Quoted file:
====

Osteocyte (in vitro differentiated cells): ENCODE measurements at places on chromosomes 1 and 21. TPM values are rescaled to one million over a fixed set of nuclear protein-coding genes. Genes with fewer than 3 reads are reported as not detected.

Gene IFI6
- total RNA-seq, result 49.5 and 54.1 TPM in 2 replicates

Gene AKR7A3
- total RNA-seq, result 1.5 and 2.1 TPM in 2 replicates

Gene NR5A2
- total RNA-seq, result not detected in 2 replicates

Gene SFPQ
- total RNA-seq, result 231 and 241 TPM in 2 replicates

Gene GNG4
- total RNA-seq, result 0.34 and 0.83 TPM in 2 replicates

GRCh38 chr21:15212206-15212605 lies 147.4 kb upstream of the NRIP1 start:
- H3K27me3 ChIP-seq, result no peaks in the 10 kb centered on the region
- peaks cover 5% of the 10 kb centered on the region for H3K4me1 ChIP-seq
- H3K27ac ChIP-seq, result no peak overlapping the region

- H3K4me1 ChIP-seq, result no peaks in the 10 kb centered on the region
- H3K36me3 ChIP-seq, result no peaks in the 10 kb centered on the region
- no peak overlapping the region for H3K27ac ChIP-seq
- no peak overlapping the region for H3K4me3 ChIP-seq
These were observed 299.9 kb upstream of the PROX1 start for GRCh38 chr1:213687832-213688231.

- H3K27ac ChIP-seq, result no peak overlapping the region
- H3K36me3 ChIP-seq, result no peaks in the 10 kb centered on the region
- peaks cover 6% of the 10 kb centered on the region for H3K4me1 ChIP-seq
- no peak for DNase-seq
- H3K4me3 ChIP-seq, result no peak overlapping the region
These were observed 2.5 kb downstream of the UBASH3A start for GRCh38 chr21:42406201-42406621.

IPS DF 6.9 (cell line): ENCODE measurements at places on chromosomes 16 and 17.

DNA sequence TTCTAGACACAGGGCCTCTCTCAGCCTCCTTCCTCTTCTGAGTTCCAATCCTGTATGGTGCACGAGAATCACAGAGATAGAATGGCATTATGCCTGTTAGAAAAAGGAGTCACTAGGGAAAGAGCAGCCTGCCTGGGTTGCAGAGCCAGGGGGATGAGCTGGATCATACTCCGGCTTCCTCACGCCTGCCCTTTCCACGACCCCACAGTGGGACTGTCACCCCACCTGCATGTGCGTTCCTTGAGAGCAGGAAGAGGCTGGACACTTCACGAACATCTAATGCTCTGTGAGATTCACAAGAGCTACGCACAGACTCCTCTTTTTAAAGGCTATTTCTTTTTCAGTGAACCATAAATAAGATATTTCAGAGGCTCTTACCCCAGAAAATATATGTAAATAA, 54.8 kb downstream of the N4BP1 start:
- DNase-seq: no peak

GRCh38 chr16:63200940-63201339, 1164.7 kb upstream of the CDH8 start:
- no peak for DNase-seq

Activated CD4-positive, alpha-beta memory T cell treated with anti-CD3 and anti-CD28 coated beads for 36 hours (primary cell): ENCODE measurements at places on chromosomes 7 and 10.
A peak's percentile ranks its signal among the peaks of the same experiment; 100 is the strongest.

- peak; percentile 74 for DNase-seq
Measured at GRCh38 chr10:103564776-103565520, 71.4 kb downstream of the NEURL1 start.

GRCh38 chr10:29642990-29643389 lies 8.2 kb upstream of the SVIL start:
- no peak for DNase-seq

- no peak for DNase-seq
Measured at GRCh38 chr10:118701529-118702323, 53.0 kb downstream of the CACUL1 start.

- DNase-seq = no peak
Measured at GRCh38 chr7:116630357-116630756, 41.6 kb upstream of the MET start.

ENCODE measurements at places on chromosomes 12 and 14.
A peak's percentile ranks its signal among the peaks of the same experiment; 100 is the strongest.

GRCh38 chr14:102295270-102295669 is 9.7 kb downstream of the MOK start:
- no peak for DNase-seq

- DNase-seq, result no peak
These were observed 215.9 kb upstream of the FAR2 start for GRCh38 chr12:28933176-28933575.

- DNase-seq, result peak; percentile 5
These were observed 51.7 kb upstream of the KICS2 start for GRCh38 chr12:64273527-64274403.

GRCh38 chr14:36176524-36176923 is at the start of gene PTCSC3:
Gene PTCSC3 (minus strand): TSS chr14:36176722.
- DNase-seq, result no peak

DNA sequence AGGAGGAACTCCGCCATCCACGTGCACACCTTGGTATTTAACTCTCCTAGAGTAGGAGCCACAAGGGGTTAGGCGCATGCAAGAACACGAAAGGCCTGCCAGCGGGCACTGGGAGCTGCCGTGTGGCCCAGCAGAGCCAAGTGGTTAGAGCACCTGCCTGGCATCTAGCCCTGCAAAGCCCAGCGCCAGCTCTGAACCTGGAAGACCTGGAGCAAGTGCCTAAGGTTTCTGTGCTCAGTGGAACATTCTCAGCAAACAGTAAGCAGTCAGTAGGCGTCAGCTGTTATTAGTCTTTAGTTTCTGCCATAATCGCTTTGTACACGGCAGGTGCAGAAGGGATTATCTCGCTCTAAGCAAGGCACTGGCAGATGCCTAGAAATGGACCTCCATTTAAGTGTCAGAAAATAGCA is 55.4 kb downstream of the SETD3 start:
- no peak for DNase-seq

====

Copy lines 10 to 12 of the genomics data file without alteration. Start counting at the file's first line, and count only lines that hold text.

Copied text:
Gene GNG4
- total RNA-seq, result 0.34 and 0.83 TPM in 2 replicates

GRCh38 chr21:15212206-15212605 lies 147.4 kb upstream of the NRIP1 start: